A funny thing happened as we began working our way through this project. We anticipated finding cases in the Michigan Reports for which there were no filings in the Wayne State collection. Initially, the plan was to ask our academic law library colleagues to loan us filings from their collections. However, we were not prepared for the number of gaps we encountered. Locating, processing, restoring, and returning loaned filings would have disrupted the continuity of the project’s workflow.

We’ve kept a running list of cases missing filings and are figuring out how best to fill in the gaps.


Google Books

Google Books, which launched in 2004, provides online access to a “universal collection” of more than 40 million books, journals, and other printed materials.7 Through its Library Project, Google Books partners with libraries worldwide to make books in the public domain discoverable and “fully available to the public.”8

  • Access Google Books from your web browser by typing “Google Books” into the address bar or by going directly to its homepage at
  • Given the huge amount of content in Google Books, it’s important to be as specific as possible in devising your search. For example, to find a particular filing or multiple filings from a single case use the docket number, case name, opinion release date, Michigan Reports citation, and/or type of filing as search terms. The advanced search option permits a more targeted search for research concepts, facts, or individuals across multiple cases.9
  • Google Books provides search support at [].

LLMC Digital

LLMC Digital is a non-profit cooperative of libraries dedicated to preserving legal titles and government documents while making inexpensive digital copies available through its online service.10 Its more than 500 members include universities, law schools, law firms, courts, and community colleges.

LLMC Digital is primarily a subscription-based product.11 Several research libraries in Michigan, including the Library of Michigan and law school libraries, may offer mediated onsite or password-protected remote access to the service.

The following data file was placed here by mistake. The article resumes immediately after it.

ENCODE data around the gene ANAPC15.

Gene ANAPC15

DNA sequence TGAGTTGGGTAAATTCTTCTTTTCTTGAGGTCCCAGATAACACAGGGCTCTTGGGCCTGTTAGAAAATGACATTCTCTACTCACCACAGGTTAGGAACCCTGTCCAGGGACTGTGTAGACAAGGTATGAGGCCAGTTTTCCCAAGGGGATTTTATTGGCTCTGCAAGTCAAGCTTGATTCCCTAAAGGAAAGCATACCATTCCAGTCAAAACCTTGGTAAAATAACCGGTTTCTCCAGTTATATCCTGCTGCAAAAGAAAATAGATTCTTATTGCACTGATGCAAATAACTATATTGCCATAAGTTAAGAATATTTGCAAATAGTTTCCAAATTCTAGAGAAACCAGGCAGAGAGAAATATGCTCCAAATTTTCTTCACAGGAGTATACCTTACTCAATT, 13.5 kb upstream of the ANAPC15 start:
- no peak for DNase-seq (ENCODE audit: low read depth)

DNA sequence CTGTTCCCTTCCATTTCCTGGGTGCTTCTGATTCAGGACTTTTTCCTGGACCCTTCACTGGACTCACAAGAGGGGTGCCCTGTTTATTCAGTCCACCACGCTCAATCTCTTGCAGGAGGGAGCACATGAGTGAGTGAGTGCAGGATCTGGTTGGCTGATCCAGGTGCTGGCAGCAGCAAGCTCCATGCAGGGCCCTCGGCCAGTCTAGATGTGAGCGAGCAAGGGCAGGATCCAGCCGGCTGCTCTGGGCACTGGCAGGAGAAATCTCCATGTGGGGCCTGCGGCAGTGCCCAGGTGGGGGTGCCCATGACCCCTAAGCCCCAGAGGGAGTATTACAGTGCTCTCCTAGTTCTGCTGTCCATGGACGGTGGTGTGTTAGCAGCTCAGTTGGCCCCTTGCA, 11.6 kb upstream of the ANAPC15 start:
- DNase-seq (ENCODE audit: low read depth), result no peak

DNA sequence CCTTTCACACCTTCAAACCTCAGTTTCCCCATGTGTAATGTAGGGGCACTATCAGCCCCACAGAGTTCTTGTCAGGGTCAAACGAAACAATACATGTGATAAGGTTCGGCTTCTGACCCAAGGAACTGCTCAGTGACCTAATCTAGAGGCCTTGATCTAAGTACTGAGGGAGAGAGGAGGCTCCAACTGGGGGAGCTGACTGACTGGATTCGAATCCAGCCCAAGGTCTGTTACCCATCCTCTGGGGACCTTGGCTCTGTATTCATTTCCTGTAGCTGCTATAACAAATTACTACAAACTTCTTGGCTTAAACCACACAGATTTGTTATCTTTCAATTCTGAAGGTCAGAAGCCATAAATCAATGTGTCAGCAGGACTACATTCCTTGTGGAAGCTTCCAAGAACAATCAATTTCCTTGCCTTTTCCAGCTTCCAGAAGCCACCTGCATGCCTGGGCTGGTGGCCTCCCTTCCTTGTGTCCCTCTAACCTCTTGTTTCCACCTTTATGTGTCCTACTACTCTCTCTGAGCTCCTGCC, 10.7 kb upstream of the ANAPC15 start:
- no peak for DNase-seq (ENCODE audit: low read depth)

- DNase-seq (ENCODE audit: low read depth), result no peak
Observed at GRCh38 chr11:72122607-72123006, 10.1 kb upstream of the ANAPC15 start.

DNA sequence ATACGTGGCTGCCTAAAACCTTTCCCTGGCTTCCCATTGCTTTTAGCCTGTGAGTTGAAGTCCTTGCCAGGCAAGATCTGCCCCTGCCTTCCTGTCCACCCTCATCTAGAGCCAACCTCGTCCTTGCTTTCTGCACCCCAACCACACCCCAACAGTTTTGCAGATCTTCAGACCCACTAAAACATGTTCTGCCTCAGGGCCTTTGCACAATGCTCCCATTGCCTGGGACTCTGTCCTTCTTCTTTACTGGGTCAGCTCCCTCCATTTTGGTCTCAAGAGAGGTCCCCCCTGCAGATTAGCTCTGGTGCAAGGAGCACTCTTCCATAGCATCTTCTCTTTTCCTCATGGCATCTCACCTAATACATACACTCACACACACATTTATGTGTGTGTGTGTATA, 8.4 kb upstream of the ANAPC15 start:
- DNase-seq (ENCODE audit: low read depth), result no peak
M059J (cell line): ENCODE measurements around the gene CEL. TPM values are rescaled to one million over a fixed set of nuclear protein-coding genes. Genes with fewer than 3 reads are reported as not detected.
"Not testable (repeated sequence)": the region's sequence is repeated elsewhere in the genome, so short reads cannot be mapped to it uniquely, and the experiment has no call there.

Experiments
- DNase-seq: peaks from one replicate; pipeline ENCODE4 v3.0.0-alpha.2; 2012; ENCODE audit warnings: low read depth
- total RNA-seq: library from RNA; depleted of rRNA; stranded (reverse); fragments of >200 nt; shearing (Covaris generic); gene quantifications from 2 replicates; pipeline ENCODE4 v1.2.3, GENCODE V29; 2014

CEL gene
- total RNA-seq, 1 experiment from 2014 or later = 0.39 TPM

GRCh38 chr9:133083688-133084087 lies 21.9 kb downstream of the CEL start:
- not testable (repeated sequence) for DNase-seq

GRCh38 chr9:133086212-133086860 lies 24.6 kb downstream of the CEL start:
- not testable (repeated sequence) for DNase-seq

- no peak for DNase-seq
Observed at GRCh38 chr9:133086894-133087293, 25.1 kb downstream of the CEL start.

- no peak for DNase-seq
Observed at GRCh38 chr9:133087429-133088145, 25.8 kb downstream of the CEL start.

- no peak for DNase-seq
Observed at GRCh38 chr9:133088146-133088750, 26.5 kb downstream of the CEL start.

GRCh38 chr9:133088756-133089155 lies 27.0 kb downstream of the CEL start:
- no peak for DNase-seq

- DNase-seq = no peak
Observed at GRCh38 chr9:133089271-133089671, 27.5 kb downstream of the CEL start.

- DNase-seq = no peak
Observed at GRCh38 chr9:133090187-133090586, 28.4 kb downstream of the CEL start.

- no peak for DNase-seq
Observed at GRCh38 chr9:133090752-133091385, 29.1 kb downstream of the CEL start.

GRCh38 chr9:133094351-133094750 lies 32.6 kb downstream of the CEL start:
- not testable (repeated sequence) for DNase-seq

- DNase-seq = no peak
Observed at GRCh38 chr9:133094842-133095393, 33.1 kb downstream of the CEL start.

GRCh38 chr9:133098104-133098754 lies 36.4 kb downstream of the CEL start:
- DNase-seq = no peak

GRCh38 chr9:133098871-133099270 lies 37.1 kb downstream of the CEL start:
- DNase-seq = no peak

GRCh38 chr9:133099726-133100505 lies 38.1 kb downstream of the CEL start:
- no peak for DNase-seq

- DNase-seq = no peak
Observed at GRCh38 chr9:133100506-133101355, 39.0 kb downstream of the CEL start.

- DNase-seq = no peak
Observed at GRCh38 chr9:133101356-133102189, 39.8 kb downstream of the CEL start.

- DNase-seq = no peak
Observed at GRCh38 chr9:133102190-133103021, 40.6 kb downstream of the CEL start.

• The LLMC Digital home page is at However, subscribing libraries likely will provide access through their online catalogs.
  • The Michigan Supreme Court records and briefs filings can be accessed either through the U.S. States and Territories Collection or a special records and briefs tab.
  • Searches are template driven by citation, brief type, party name, and full text.

These new tools have taken some time to build, and the work continues. Even at this stage, we believe they are useful in researching Michigan’s rich common law history.


The views expressed in “Libraries & Legal Research,” as well as other expressions of opinions published in the Bar Journal from time to time, do not necessarily state or reflect the official position of the State Bar of Michigan, nor does their publication constitute an endorsement of the views expressed. They are the opinions of the authors and are intended not to end discussion, but to stimulate thought about significant issues affecting the legal profession, the making of laws, and the adjudication of disputes.


1. Brown, Legislative Intent and Legislative History in Michigan, 30 L Reference Services Q 51 (2011), available at []. More recently, the Supreme Court of Michigan also has used corpus linguistics analysis to clarify legislative language, People v Harris, 499 Mich 332; 885 NW2d 832 (2016). All websites cited in this article were accessed March 7, 2023.

2. Briefs, Mich Supreme Court, Mich Courts [].

3. The Wayne State University Law Library arranged its print collection of records and briefs by Michigan Reports citation. Other repository libraries have used different methods for organizing their collections, e.g., term of court, opinion release date, or calendar/docket number.

4. “The mission of IMLS is to advance, support, and empower America’s museums, libraries, and related organizations through grantmaking, research, and policy development,” Mission, Inst of Museum and Library Services [].

5. Michigan is the fourth state whose retrospective high court records and briefs have been made available online through this initiative.

6. In conjunction with a designee from the Michigan Supreme Court staff, our Michigan academic law library partners also advised on the project.

7. Lee, 15 years of Google Books, The Keyword, Google (October 17, 2019) [https://].

8. About the Library Project, Google Books [].

9. Advanced Book Search, Google Books [].

10. Mission Statement, LLMC Digital [ NECG].

11. Though most of its resources are available by subscription, LLMC Digital recently announced its Open Access initiative which offers unrestricted access to select titles, LLMC Digital Open Access, LLMC Digital [].